Catch the Wave, Control the Supply

Apple’s classic market share, small but significant, has always allowed it to catch technology waves before other vendors. The Airport is a perfect example of that. The PC reference platform is a much more immovable object than Apple’s platform. This is one reason why it has been to Apple’s advantage to keep the hardware platform closed.

If a handful of vendors are struggling to get their industrial standard to catch fire can get Apple opportunity to build momenteum. While I don’t know if Apple managed to control the early supply of 802.11B components (though I suspect so) I have read that Apple managed to lockup the early supply of the tiny disks found in the iPod. I personally think thats 80% of why was able to gain such a huge lead and dominance in that market.

This tactic often backfires for Apple. All thru the 1980s and 90s Apple would regularly have a product success followed by an inablity to supply the demand they had created. That risk is built into the tactic. It can also backfire when the emerging standard fails to catch fire; the portable friendly PowerPC is an example of that.

Managing your supply chain is a contracting problem, among other things. So Apple can be seen to occationally announce that they have signed long term supply contracts with vendors for key breaking edge components, for example flat screens. Such announcements should be viewed the lens of inter-firm signalling; particularly the signals about where momenteum is building for this or that standard or component.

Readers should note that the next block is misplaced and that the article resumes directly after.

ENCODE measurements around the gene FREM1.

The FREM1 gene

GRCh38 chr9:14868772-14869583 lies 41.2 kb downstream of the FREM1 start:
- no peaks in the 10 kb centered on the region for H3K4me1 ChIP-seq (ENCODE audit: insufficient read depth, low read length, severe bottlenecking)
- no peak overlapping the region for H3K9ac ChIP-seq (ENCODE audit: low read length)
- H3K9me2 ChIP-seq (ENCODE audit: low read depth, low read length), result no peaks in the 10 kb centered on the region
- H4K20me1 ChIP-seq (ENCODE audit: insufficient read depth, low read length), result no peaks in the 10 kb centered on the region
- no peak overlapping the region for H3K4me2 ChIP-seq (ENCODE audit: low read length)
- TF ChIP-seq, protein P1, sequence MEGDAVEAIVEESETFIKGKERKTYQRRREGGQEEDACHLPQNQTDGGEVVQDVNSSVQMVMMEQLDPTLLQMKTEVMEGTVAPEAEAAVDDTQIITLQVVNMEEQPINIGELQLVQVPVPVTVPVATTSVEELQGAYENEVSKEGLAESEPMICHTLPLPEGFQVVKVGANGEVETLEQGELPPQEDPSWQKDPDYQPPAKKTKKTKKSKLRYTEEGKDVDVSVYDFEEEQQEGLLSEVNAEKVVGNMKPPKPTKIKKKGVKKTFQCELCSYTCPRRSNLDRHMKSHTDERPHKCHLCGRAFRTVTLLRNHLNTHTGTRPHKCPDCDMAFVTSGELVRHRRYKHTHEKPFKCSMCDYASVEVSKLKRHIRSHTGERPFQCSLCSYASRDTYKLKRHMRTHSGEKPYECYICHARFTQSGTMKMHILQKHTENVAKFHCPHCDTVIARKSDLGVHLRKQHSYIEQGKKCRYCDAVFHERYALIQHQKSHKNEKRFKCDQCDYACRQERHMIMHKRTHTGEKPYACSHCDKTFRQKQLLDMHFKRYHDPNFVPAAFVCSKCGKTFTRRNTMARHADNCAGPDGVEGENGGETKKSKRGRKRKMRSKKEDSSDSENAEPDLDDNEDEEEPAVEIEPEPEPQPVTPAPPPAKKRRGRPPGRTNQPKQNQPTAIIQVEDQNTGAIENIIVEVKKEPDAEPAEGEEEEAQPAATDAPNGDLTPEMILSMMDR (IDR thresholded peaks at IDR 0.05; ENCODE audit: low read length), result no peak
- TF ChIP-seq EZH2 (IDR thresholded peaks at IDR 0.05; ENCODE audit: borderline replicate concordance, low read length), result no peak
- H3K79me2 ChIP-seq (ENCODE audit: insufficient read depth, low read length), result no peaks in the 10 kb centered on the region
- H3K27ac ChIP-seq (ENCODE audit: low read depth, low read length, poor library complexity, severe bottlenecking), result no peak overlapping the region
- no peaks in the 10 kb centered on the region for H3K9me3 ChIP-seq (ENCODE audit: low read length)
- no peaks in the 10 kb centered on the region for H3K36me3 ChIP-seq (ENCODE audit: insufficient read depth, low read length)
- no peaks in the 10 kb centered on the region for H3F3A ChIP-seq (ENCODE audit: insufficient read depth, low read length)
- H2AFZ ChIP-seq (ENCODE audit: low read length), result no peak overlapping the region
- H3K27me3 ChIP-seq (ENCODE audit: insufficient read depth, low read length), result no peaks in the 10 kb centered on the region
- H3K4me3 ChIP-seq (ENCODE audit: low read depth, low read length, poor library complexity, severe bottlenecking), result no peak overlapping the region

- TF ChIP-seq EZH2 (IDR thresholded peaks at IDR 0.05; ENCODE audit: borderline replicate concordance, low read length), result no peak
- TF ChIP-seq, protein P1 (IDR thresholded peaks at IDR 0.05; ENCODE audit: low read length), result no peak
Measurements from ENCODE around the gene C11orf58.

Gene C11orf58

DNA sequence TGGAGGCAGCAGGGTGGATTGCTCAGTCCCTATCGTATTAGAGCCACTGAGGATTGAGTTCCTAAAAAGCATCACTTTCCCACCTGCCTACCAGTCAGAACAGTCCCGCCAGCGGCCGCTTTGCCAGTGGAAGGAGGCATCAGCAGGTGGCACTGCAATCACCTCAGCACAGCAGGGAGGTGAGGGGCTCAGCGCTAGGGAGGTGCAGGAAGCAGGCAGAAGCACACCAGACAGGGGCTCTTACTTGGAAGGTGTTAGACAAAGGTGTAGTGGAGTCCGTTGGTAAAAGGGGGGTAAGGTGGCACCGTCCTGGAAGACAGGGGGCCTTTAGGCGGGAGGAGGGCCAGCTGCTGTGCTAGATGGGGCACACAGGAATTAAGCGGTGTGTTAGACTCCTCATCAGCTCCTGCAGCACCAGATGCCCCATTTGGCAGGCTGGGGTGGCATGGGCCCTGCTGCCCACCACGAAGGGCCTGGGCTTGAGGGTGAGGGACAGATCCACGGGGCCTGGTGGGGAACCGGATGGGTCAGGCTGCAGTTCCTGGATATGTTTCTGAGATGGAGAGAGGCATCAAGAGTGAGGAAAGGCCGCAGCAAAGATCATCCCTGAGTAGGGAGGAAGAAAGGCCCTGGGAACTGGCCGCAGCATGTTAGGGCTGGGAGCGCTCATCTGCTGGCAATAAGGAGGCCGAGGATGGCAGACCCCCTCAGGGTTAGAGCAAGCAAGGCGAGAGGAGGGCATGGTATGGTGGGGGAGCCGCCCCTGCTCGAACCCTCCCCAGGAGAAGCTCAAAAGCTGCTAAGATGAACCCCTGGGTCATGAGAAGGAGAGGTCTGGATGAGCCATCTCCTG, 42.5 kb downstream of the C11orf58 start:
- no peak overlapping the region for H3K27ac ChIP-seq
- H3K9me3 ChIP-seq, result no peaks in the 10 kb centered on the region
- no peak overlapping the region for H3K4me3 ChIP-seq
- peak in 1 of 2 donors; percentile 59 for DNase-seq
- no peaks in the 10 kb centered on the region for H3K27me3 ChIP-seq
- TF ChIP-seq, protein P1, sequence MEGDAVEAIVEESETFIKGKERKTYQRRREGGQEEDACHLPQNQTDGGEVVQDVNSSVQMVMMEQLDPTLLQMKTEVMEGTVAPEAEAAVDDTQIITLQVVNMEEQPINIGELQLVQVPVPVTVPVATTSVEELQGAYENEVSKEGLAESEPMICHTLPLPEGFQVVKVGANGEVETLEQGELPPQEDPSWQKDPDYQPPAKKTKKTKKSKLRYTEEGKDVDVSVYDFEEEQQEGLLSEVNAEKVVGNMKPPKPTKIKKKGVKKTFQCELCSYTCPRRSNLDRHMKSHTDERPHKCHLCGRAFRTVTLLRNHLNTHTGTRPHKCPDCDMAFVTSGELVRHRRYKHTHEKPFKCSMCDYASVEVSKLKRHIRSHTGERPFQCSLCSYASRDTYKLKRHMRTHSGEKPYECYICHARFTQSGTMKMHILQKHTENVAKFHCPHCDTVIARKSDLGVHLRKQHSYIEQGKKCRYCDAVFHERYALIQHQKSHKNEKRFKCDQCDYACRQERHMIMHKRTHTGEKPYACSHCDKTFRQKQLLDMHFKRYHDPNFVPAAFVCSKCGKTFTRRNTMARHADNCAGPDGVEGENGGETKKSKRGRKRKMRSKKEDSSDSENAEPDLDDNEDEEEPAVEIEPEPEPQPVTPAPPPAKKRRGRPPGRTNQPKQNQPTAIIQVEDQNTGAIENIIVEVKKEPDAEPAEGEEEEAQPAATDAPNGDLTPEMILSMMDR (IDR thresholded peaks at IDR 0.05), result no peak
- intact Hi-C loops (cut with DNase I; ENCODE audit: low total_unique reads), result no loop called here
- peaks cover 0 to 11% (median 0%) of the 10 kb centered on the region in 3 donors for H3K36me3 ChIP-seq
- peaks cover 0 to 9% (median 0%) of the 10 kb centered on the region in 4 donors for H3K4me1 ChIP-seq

Of course if this tactic works perfectly then other firms wake up to discover that they can’t get components needed to compete. They get testy. Here’s a story about how other firms are looking for regulatory relief after Apple locked up most of the supply the leading edge flash memory used in the iPod nano.

There is a difference, an important one, between a this tactic’s use by a company with a small but significant market share and it’s use by a company that totally dominates a market. In the first – small but significant – case the firm is playing a high risk disruptive role that can reshape the market. In the second – large and dominate market share – the firm is consolidating and leveraging it’s control over the market. The first is healthy, the second just reenforces the existing monopoly.

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